Under the Coronavirus Aid, Relief and Economic Security (CARES) Act that was signed into law on March 27, 2020, businesses may delay paying the employer portion of the Social Security payroll taxes on wages paid for the period from March 27, 2020, through Dec. 31, 2020.
Any 2020 deferred payroll tax amounts would be due to the government in two installments:
- One-half at the end of 2021.
- The remaining one-half at the end of 2022.
This deferral applies to the 6.2% Social Security (old age, survivors, and disability insurance tax) portion of the employer’s obligation. Self-employed people are allowed to defer 50% of their Self-Employment Contributions Act (SECA) tax payment, including any related estimated tax liability. The deferral does not apply to the employee’s portion of the Social Security tax or the 1.45% Medicare tax.
This deferral option isn’t available if the taxpayer had debt forgiven under the CARES Act for certain SBA loans, such as the Paycheck Protection Program loan.
Advantages of the employer portion of Social Security payroll deferral:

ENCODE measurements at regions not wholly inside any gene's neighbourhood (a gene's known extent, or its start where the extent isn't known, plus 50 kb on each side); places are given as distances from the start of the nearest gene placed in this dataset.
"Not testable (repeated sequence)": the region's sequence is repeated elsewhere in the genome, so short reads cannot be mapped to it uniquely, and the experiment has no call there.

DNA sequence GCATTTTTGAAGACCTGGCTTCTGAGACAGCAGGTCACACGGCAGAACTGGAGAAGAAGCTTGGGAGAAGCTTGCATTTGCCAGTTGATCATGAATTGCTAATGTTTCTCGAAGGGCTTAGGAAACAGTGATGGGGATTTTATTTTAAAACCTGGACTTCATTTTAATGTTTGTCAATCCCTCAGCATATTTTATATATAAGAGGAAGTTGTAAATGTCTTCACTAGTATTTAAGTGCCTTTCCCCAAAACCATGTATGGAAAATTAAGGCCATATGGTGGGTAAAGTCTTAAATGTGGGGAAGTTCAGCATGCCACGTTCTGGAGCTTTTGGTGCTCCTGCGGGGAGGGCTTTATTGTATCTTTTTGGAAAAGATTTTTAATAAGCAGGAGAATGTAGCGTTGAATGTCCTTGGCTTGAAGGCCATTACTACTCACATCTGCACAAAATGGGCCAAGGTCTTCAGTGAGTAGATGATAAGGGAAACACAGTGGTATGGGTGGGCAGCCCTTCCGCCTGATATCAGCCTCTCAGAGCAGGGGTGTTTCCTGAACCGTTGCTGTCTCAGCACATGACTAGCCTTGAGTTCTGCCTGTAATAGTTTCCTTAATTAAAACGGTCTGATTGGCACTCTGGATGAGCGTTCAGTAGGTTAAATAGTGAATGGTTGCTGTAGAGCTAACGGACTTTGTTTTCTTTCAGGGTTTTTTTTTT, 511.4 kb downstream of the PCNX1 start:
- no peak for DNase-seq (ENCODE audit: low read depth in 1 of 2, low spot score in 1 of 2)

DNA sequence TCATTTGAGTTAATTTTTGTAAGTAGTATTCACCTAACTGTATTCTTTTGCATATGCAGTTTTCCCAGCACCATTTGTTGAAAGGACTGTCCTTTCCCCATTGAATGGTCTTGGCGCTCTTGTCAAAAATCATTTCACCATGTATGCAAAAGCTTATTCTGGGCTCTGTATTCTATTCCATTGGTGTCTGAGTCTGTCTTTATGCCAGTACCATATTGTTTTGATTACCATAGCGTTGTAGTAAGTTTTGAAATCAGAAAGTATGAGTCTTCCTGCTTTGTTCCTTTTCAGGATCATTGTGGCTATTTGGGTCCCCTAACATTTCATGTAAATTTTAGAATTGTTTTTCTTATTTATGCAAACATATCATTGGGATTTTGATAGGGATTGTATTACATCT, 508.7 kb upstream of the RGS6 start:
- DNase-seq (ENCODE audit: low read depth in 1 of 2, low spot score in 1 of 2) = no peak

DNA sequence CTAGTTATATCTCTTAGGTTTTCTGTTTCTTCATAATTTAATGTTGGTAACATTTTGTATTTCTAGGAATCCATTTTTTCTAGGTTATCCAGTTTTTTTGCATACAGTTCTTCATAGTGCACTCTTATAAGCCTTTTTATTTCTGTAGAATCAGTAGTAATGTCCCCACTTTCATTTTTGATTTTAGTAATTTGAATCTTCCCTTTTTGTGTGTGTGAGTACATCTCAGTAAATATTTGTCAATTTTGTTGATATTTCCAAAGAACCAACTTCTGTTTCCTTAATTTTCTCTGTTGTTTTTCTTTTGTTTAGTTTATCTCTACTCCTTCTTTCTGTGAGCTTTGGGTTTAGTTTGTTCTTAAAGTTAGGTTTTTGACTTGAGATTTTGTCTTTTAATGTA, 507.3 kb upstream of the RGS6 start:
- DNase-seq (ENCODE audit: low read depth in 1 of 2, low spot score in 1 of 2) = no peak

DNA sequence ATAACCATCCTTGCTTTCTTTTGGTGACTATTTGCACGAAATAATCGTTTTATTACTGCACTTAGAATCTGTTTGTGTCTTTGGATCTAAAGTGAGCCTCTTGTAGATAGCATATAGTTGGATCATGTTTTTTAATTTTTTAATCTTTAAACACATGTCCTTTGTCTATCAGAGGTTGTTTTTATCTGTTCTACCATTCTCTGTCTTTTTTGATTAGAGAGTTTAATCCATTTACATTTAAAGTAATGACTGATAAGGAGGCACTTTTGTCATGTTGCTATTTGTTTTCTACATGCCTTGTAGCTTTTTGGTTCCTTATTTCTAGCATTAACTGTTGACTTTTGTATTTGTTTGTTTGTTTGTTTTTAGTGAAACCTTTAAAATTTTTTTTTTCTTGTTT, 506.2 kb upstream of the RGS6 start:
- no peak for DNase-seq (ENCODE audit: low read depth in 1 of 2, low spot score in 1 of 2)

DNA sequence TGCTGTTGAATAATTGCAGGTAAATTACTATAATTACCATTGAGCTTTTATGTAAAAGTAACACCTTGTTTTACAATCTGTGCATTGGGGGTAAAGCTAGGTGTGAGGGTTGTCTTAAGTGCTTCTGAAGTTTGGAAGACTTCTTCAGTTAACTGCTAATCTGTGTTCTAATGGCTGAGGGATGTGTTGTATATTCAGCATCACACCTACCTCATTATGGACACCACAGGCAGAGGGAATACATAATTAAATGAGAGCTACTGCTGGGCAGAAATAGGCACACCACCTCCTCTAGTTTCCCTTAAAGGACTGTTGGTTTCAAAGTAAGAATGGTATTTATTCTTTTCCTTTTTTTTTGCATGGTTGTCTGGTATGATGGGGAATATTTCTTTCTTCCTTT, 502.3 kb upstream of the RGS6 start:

- It helps cash-strapped companies with cash flow.
- No interest or penalties will be charged, per IRS Notice 2020-22.
- It applies to all businesses; a business does not need to be adversely affected by COVID-19.
- No application is needed; the deferral is reflected on the quarterly filing of IRS Form 941, Employers Quarterly Federal Tax Return.
- The business can use the money for other purposes.
Disadvantages of the payroll deferral:
- If a business does not need to defer payroll taxes, but chooses to, they may not have the funds when it’s time to pay.
- The business may have had debt forgiven under a CARES Act loan, which may have been a higher priority.
Evaluating whether to defer the employer portion of Social Security payroll taxes gives tax professionals a good opportunity to provide valuable advisory services to small business owners during this difficult time.
Mike D’Avolio is Senior Tax Analyst at Intuit.